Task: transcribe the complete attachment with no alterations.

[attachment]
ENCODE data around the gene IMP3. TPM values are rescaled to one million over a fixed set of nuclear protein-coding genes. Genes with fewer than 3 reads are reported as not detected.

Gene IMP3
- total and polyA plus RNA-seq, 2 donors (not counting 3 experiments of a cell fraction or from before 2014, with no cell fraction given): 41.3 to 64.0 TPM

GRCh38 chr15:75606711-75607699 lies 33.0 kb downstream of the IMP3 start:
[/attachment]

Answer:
ENCODE data around the gene IMP3. TPM values are rescaled to one million over a fixed set of nuclear protein-coding genes. Genes with fewer than 3 reads are reported as not detected.

Gene IMP3
- total and polyA plus RNA-seq, 2 donors (not counting 3 experiments of a cell fraction or from before 2014, with no cell fraction given): 41.3 to 64.0 TPM

GRCh38 chr15:75606711-75607699 lies 33.0 kb downstream of the IMP3 start: